On our way back we visited Bosham (pronounced BOZZ'm), the port of Chichester. Its claims to fame, besides being cute, are a little church whose tower and chancel arch predate the Norman conquest, and a roadway lining the bay that floods every high tide. These are apparently enough, however, so that even at the relative unpicturesque low tide the place was fairly crawling with tourists. The chancel arch of the church stands on two blocks of stone from an an even earlier fane on this site--a Roman temple of Diana. I find it a peculiarly vivid example of Christendom's tendency to appropriate, and thus more or less obliterate, any religious signifiers that it does already own. (For further examples, consider the pre-Christian origins of just about any of the major Christian holidays.)
Also on our way back, Stas took this photo through an open car window. We went into and past Arundel numerous times while staying at Poling. One of the best things about Arundel is its textbook medieval skyline, dominated by cathedral on one side and castle on the other. In this case neither landmark is quite so medieval as it pretends to be, but the overall effect is a rather successful counterfeit.
Today we visited Penshurst Place, a stately home in the Tudor style, with old-style gardens to match--in contrast to the later eighteenth-century style of landscaping that aimed at a more wild or natural look. Inside is a magnificent fourteenth-century great hall and a great deal of wonderful wood paneling, but photography is only allowed outside. The most famous of those whose house this has been was Sir Philip Sidney, who distinguished himself as poet, literary critic, soldier, and courtier in the Elizabethan period. The house was given to the Sidneys by Henry VIII, who got hold of it by the simple expedient of denouncing its previous owner for treason--which meant that the man (who had recently entertained the king here) got beheaded, and Henry got yet another fine piece of real estate to give to a crony. As Mel Brooks famously observed, it's good to be the King--or his crony.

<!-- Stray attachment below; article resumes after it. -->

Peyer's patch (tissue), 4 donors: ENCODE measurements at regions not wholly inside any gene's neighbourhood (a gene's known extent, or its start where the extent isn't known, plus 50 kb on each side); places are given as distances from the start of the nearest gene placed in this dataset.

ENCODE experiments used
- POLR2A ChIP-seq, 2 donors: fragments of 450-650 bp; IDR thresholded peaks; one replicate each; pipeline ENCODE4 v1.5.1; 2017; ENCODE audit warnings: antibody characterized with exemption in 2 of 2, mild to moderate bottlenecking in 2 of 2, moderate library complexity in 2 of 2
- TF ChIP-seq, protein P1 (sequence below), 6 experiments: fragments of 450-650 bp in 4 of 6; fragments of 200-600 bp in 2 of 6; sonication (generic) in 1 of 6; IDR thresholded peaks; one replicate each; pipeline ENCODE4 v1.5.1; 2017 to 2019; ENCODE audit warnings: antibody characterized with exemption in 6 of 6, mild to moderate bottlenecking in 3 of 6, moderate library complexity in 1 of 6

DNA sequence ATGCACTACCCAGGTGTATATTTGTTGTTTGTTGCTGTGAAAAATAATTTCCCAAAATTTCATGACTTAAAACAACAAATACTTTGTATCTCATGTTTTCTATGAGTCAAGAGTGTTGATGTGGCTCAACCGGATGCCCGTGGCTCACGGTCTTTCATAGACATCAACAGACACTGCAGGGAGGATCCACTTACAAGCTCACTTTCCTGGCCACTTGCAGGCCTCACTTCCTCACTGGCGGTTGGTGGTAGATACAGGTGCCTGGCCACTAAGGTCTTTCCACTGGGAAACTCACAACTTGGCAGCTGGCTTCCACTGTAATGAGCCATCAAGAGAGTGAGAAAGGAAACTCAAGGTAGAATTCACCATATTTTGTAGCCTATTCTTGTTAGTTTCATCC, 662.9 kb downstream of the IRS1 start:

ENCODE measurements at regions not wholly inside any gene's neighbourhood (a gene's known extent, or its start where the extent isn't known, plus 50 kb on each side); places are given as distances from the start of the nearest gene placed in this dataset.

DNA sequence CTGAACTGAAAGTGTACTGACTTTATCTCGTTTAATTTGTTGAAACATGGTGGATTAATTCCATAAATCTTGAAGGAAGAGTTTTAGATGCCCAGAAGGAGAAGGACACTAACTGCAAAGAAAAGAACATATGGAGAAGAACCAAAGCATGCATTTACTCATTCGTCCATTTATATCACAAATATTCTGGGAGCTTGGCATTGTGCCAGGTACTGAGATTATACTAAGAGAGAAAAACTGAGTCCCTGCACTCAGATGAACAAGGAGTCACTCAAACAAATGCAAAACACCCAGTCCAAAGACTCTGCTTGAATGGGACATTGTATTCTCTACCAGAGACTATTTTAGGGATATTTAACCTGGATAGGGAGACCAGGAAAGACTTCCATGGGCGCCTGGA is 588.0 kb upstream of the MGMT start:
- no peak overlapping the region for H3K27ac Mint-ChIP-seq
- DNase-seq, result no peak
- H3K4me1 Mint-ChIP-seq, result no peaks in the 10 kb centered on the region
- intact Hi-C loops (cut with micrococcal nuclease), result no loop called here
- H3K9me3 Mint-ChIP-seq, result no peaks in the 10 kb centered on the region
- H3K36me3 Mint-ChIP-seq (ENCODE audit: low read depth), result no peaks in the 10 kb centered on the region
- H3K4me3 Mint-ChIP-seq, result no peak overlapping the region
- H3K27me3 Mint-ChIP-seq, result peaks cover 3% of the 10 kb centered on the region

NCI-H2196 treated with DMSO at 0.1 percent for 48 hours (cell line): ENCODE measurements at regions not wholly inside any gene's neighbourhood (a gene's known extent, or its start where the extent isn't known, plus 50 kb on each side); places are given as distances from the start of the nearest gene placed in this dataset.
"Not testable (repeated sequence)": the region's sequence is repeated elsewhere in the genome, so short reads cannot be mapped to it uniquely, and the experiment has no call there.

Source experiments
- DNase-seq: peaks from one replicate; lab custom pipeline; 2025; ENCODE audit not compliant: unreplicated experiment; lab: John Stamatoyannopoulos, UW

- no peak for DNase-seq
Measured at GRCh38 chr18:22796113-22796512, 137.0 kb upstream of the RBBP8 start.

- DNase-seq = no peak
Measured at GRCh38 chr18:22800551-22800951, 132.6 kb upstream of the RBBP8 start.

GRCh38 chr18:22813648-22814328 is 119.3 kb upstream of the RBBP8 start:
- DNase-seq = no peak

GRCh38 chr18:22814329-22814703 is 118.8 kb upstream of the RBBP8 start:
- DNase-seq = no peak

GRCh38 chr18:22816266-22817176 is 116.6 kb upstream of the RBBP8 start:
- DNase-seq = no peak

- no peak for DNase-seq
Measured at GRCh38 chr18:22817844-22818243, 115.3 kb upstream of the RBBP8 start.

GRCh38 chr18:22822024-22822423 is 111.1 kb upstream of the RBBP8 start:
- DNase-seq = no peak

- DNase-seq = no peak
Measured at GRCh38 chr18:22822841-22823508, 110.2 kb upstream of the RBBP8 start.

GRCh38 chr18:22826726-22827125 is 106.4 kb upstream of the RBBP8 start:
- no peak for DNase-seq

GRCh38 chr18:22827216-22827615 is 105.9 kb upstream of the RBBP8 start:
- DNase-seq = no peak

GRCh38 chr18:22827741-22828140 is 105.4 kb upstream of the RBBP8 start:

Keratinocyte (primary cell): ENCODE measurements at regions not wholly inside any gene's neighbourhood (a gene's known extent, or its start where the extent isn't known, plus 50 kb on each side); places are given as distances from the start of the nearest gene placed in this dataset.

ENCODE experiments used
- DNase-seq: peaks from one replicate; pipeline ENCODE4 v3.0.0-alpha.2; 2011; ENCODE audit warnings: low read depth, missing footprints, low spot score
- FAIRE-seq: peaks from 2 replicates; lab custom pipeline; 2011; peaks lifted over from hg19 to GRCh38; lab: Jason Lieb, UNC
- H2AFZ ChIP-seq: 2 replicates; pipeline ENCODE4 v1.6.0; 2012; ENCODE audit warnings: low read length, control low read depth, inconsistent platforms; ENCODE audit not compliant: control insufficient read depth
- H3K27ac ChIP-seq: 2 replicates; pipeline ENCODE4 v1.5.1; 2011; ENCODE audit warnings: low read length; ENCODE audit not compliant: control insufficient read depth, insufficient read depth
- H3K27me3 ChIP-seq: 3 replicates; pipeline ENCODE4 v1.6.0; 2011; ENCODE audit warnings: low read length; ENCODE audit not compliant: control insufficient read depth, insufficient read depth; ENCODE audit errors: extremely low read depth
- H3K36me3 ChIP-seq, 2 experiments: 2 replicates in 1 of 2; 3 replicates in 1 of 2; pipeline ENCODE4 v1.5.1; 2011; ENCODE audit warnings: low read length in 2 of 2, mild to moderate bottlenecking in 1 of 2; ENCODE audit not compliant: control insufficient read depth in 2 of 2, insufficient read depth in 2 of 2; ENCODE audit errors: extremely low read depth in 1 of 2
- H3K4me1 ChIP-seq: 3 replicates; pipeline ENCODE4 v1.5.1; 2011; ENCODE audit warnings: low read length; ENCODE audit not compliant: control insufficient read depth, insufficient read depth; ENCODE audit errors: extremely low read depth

One of many separate quadrangles enclosed by the dense square-cut yew hedges holds this goldfish pond with fountain.
As at Wilton, a splendid playground was provided for children.
Stas had another appointment in Tunbridge Wells afterwards, and the kids and I killed time about town, with some difficulty since most places were closed for August Bank Holiday Monday. The Opera House was open, but it's merely a pub of that name now. I approve of pubs in general, but this seems a waste.
Our B&B here is an appropriate resting place after a day at Penshurst: it is a vast pile of much the same period, and also apparently kept by the current family for a good deal of its history. Even the garden is a little reminiscent of Penshurst's though far more modest. I shall try to take a few photographs and maybe ask a few questions in the morning.
Heading back down towards the south coast, we stopped at Bodiam Castle, a late but supremely picturesque example of castle architecture. By the latter half of the fourteenth century, when the lord of the manor got his "license to crenellate" or turn the place into a castle, castles had evolved from the early Norman "motte and bailey," through various configurations of concentric fortification, into the "courtyard castle." This kind had just one layer of defensive wall, which doubled as the outer wall of a single stone building in the form of a hollow square. But by that time also the advent of artillery was already beginning to spell the end of castles as effectual defensive structures. In one of the corner towers is displayed a replica of a fourteenth-century artillery piece excavated from the moat, a wrought-iron "bombard" capable of projecting a 160-pound limestone ball a few tens of yards. This capability in itself was no real advance over older catapult technology, except perhaps in point of portability; but it was the harbinger of things to come, when high stone walls would be easy to shatter from outside. Trevor and Ariadne and I climbed the inevitable spiral stone stairs right to the tops of two of the eight towers. (There are four round ones at the corners, with rectangular ones in between; and the ones above the front and postern gates both have machicolated battlements, for defenders' convenience in dropping or pouring down harmful things on anyone assailing either gate.)
After Bodiam we proceeded to Beachy Head, where the range of chalk hills called the South Downs is cut off by the English Channel so as to form the higher though less celebrated set of the "white cliffs of Albion" (the other set, where the North Downs meet the sea, is at Dover). We walked to the cliff top along a piece of the South Down Way (a foot-path running the full length of the range), from a point to the east along the coast. Afterwards we went to Alfriston for one of the cream teas for which the village is justly famed, and then back east here to Rye.